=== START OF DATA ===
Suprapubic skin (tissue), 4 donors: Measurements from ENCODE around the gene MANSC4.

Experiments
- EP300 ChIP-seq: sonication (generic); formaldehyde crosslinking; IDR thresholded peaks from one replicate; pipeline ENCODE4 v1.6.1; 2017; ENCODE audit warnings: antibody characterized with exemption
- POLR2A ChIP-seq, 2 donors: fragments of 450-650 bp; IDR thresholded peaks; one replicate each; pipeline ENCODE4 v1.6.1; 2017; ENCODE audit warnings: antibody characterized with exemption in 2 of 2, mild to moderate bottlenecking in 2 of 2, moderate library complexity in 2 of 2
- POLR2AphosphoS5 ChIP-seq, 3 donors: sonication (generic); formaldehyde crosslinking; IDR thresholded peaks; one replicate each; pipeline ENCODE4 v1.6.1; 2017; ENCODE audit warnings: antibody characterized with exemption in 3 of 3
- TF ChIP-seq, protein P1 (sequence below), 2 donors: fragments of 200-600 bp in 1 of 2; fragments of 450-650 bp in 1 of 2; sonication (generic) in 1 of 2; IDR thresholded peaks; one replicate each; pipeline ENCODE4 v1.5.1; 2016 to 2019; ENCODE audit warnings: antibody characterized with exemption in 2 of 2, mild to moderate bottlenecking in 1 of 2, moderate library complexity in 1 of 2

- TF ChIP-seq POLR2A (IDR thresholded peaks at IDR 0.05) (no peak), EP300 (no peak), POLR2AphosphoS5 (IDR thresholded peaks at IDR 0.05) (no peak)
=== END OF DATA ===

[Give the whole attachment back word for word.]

Suprapubic skin (tissue), 4 donors: Measurements from ENCODE around the gene MANSC4.

Experiments
- EP300 ChIP-seq: sonication (generic); formaldehyde crosslinking; IDR thresholded peaks from one replicate; pipeline ENCODE4 v1.6.1; 2017; ENCODE audit warnings: antibody characterized with exemption
- POLR2A ChIP-seq, 2 donors: fragments of 450-650 bp; IDR thresholded peaks; one replicate each; pipeline ENCODE4 v1.6.1; 2017; ENCODE audit warnings: antibody characterized with exemption in 2 of 2, mild to moderate bottlenecking in 2 of 2, moderate library complexity in 2 of 2
- POLR2AphosphoS5 ChIP-seq, 3 donors: sonication (generic); formaldehyde crosslinking; IDR thresholded peaks; one replicate each; pipeline ENCODE4 v1.6.1; 2017; ENCODE audit warnings: antibody characterized with exemption in 3 of 3
- TF ChIP-seq, protein P1 (sequence below), 2 donors: fragments of 200-600 bp in 1 of 2; fragments of 450-650 bp in 1 of 2; sonication (generic) in 1 of 2; IDR thresholded peaks; one replicate each; pipeline ENCODE4 v1.5.1; 2016 to 2019; ENCODE audit warnings: antibody characterized with exemption in 2 of 2, mild to moderate bottlenecking in 1 of 2, moderate library complexity in 1 of 2

- TF ChIP-seq POLR2A (IDR thresholded peaks at IDR 0.05) (no peak), EP300 (no peak), POLR2AphosphoS5 (IDR thresholded peaks at IDR 0.05) (no peak)